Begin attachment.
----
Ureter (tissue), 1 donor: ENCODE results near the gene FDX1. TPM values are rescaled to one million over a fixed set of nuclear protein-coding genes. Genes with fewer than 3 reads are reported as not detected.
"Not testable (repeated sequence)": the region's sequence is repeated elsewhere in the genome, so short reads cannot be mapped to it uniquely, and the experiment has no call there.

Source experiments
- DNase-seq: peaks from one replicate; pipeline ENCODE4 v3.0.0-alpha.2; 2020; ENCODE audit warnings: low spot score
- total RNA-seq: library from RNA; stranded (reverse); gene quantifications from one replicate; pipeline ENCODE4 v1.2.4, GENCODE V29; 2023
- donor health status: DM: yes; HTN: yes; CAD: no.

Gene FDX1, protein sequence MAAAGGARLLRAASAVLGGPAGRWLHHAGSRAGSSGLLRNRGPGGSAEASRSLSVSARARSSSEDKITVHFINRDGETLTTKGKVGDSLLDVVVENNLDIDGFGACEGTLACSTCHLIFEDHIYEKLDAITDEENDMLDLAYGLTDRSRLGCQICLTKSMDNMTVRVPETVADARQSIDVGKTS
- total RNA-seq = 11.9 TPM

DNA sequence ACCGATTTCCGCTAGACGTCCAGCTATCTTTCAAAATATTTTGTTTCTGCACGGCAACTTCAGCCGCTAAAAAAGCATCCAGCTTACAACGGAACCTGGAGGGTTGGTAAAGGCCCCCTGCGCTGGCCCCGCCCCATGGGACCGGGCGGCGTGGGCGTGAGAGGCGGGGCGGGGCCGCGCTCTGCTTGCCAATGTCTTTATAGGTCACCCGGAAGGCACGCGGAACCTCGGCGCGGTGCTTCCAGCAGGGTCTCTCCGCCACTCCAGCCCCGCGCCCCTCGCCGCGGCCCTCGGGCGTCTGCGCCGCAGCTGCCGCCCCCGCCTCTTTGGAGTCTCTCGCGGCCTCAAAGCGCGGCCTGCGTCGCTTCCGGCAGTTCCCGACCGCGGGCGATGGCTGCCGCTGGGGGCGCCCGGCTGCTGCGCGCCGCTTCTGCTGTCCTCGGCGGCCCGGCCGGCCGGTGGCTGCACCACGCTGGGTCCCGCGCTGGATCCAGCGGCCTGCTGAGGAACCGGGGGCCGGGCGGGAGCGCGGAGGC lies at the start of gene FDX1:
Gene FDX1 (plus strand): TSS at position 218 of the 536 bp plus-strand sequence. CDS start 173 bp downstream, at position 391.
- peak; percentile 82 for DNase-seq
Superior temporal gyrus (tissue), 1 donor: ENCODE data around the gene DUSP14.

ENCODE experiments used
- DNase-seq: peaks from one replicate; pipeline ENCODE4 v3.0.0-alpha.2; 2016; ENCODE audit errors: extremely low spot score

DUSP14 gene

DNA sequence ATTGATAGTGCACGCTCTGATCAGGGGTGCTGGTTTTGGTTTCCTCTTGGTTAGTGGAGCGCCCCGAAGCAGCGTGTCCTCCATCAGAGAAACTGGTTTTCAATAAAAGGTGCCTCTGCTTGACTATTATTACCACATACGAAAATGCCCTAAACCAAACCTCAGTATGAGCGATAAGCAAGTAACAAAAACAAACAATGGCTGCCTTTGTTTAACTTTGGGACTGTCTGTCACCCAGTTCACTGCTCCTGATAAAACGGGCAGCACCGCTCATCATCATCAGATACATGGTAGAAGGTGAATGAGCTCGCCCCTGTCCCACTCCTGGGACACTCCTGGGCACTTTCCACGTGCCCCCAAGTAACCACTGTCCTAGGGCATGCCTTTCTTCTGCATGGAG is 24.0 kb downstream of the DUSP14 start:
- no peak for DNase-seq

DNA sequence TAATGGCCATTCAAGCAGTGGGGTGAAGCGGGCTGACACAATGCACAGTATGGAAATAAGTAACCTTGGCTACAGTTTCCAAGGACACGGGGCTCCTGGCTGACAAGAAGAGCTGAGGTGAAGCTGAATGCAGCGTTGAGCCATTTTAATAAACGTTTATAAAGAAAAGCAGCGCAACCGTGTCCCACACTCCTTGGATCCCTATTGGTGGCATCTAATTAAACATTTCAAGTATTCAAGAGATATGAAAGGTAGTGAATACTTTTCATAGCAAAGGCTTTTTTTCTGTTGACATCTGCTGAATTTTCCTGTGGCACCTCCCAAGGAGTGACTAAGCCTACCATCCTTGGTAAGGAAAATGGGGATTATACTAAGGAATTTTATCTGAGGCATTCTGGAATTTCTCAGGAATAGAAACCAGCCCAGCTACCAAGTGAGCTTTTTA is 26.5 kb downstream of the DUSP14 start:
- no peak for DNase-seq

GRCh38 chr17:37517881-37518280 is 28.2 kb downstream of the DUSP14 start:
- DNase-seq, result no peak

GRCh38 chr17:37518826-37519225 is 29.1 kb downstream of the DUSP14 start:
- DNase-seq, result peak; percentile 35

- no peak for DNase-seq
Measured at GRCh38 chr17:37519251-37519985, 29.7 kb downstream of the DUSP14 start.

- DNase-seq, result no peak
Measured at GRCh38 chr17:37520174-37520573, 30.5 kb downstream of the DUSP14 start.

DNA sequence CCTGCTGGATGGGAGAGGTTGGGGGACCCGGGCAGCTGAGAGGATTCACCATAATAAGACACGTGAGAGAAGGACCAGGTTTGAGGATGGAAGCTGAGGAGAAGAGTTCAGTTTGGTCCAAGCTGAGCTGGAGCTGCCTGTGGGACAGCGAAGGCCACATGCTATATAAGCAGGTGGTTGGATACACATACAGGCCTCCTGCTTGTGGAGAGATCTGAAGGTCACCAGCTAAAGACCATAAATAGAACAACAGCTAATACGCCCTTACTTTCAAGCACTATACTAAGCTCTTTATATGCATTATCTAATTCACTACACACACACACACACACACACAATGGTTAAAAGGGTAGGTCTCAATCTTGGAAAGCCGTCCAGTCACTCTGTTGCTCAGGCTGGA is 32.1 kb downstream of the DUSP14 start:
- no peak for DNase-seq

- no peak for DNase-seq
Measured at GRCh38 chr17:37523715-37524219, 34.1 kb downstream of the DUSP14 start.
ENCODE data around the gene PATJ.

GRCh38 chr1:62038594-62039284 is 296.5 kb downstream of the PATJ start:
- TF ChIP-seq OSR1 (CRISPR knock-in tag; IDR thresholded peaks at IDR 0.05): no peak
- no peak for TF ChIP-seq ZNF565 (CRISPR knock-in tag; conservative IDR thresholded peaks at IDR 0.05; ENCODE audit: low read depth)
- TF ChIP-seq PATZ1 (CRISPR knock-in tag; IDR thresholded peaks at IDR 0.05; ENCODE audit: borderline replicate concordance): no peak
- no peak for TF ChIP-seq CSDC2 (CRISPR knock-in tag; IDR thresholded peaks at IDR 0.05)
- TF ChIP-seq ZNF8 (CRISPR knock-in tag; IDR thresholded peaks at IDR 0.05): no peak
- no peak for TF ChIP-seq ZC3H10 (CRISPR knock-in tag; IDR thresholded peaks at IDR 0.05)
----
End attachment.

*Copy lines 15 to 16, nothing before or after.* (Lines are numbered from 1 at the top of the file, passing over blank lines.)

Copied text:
DUSP14 gene

DNA sequence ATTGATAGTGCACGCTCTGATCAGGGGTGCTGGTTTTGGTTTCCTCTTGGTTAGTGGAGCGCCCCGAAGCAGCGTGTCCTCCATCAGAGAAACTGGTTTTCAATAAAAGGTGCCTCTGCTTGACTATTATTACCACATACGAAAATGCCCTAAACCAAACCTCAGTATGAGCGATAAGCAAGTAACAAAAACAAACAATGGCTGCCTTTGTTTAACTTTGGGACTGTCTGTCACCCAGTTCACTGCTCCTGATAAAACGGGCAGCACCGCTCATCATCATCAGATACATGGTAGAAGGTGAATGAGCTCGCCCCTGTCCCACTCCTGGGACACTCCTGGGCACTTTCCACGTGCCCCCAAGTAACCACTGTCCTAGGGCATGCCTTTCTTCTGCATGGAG is 24.0 kb downstream of the DUSP14 start: